In the early 1990s, the mention of a link between human rights and the environment raised eyebrows in many circles. Today, that’s no longer the case. Instead, the international community and the Independent Expert have moved on to other questions, such as: what is the precise legal relationship between human rights and the environment? In his comments before the Human Rights Council, Knox described an urgent need for such clarification, saying it was necessary “for States and others to better understand what those obligations require and ensure that they are fully met, at every level from the local to the global.”

Within the arena of human rights and the environment, we have seen specific issues gain major traction over the past two decades. Take the right to water. A recent seminar organized with Prof. Mathias Risse of Harvard Kennedy School and Sharmila Murthy of the Carr Center for Human Rights Policy shows just how many disciplines (law, philosophy, urban planning, geography, engineering, public health and economics) today think about the right to water. We designed the seminar to provoke debate and discussion around four themes: nature of the rights to water and sanitation; content of the human rights to water and sanitation; strategies for accountability; and community perspective and bottom-up critique of human rights. It did just that. Our final report from the seminar shows just how far the discourse around human and the environment has come.

March 7, 2013

Tomorrow: Clinicians Moderate Panels on Human Rights and the Environment; Syrian Refugees

Posted by Cara Solomon

For those of you in need of an end-of-the-week intellectual treat, tomorrow our clinicians are stepping in to moderate discussions on some of the most pressing issues of the day:

Tyler, our Clinic’s co-director, will moderate a panel at the International Law Journal Symposium on Addressing Environmental, Human Rights and Development Issues in International Investment Arbitration.” That panel, which runs from 4:15- 5:30 p.m. in Wasserstein 204, will feature Laurence Boisson de Chazournes, Professor of International Law at the University of Geneva; Joost Pauwelyn, Nomura Visiting Professor of International Financial Systems at Harvard Law School, Professor of International Law at Graduate Institute of International & Development Studies at Geneva; and Enrique Gomez-Pinzon, Partner at Holland & Knight LLP; and Attila Tanzi, Professor of International Law at the University of Bologna.

And Meera, our Clinical Advocacy Fellow, will moderate an American Bar Association tele-conference entitled “The Syrian Refugee Crisis: Perspectives from the US, UN, and Civil Society.” That panel, from 12- 1:30 p.m., will feature Zaid Hydari, of the Helsinki Citizens Assembly; Jana Mason, of the United Nations High Commission on Refugees; Jennifer Williams, Bureau of Population, Refugees, and Migration, U.S. Department of State; and a Syrian refugee activist TBA.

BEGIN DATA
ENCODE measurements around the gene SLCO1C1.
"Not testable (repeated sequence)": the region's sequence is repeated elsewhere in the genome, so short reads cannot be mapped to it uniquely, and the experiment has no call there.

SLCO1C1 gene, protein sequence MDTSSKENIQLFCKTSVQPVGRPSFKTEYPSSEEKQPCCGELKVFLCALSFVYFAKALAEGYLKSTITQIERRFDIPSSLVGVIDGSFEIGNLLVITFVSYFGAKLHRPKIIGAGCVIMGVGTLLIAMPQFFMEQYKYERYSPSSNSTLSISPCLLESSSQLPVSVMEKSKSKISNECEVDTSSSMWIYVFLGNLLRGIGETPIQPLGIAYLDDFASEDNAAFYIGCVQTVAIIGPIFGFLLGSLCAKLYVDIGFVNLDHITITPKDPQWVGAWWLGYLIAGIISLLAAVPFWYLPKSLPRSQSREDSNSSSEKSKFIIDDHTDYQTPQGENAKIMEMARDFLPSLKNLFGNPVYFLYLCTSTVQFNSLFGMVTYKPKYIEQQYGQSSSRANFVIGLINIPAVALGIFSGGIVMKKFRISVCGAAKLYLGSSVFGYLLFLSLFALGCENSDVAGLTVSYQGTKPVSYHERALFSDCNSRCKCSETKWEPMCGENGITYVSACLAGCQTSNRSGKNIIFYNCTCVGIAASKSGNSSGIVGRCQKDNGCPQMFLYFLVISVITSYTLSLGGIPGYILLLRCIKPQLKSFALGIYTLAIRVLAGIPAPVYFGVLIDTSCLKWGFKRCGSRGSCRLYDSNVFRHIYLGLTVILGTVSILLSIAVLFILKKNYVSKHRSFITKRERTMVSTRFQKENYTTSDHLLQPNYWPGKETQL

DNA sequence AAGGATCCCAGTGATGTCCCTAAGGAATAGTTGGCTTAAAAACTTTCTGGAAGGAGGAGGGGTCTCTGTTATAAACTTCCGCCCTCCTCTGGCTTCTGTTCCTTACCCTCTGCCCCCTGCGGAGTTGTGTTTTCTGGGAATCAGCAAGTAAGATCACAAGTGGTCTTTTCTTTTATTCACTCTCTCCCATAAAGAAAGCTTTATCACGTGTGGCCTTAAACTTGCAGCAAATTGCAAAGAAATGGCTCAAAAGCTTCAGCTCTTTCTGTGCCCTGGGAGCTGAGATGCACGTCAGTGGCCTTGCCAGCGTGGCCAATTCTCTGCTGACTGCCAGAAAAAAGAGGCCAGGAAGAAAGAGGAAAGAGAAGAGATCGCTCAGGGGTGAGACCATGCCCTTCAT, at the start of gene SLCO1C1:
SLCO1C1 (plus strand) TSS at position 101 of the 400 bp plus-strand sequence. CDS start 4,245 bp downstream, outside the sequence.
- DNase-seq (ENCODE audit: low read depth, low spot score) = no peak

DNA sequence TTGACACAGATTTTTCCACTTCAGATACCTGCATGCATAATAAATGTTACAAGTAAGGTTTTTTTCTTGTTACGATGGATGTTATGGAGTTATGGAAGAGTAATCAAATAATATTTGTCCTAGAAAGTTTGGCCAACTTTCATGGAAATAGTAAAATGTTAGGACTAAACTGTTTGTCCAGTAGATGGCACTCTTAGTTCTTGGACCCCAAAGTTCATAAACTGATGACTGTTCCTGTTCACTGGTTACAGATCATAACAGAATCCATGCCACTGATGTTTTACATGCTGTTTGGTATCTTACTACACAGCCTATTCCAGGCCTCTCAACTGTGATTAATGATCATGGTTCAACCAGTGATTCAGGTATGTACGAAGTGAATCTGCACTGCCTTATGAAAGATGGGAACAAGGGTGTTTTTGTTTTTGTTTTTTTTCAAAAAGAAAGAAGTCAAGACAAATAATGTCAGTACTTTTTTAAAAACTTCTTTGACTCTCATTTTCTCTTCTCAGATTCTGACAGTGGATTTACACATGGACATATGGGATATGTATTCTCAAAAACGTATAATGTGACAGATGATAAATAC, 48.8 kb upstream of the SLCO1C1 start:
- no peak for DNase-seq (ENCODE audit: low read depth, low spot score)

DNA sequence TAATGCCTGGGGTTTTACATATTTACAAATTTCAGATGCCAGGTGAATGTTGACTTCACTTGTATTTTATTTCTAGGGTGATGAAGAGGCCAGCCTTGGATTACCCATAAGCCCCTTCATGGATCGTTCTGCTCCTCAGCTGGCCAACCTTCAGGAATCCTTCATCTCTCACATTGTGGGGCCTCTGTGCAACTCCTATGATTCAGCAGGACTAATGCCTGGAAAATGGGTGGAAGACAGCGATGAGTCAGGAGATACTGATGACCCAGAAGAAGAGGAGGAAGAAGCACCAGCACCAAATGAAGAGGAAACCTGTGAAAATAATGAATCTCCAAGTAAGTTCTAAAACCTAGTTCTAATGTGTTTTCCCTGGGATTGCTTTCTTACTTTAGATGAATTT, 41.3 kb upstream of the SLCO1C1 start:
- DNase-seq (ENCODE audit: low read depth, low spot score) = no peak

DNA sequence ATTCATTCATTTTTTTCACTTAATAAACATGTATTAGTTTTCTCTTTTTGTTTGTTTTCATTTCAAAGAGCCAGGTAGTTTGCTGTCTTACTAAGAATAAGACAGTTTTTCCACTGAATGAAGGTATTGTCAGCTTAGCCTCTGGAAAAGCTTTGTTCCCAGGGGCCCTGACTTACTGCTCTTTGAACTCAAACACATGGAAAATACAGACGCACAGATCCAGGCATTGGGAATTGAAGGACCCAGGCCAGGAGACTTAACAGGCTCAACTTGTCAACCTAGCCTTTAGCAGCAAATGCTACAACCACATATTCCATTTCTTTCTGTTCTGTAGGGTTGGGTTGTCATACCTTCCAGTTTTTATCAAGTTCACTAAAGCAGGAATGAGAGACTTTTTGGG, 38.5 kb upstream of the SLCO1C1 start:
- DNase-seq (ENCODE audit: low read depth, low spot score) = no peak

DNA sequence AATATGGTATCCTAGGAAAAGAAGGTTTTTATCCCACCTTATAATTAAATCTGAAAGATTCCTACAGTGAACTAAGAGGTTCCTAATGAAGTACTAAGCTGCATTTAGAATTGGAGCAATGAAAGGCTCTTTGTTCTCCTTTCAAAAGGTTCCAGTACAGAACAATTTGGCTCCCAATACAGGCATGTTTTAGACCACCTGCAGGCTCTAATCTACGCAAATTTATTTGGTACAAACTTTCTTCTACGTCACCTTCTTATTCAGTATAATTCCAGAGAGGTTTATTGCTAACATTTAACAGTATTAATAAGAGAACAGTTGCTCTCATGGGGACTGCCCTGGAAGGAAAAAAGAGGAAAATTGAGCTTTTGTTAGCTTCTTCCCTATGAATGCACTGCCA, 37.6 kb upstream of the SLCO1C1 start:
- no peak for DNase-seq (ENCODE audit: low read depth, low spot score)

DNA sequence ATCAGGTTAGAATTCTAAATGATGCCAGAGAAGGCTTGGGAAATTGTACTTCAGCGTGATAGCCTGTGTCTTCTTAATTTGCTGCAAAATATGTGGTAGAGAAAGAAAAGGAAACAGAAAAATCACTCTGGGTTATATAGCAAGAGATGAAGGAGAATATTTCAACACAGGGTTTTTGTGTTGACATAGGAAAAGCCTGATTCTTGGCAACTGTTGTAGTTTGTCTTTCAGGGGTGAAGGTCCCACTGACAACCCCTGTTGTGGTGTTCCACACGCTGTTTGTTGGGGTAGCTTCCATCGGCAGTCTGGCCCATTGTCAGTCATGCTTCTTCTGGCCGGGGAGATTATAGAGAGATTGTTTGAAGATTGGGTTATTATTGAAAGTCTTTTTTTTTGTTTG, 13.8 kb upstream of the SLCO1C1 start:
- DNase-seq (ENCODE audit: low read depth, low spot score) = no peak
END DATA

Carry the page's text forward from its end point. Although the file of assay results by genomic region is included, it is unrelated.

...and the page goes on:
March 29, 2012

UN Human Rights Council Moves to Appoint an Independent Expert on Human Rights and the Environment

Posted by Tyler Giannini

Archival photo of the UN Human Rights Council Chamber

Archival photo of the UN Human Rights Council

Last week, on March 20, the UN Human Rights Council adopted a resolution to appoint an Independent Expert on Human Rights and the Environment. The connection between human rights and the environment gained attention in the UN system around the time of the Earth Summit in Rio de Janeiro in 1992. As someone who has worked in the field since the 1990s, I have seen firsthand the efforts over the past two decades to show how human rights and environmental protections are often intertwined. With Rio+20 on the horizon in June,  the appointment of an Independent Expert is potentially a significant advance that could bring more attention to the linkages, along with the upcoming summit.

For a copy of the resolution, click here.

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February 24, 2011

Public Hearing Feb. 25 on the Right to Water

Posted by Tyler Giannini

Since the early 1990s, the link between human rights and the environment has received much more attention.  The UN has taken up the issue on numerous fronts, including providing important guidance on the right to water.  As part of her mission to the U.S., Catarina de Albuquerque, UN Human Rights Council Independent Expert on Human Rights to Water and Sanitation, is holding a hearing on the issue in Boston.

The hearing will focus on the experiences of affected communities and civil society organizations dealing with the right to water.

Date: Friday, February 25

Time: 3:00- 5:00 pm

LocationChurch on the Hill, 140 Bowdoin Street, Beacon Hill, Boston